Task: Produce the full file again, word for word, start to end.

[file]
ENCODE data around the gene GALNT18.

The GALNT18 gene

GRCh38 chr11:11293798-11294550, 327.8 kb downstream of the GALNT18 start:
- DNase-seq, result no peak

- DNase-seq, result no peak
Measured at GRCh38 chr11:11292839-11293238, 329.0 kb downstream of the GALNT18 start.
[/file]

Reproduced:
ENCODE data around the gene GALNT18.

The GALNT18 gene

GRCh38 chr11:11293798-11294550, 327.8 kb downstream of the GALNT18 start:
- DNase-seq, result no peak

- DNase-seq, result no peak
Measured at GRCh38 chr11:11292839-11293238, 329.0 kb downstream of the GALNT18 start.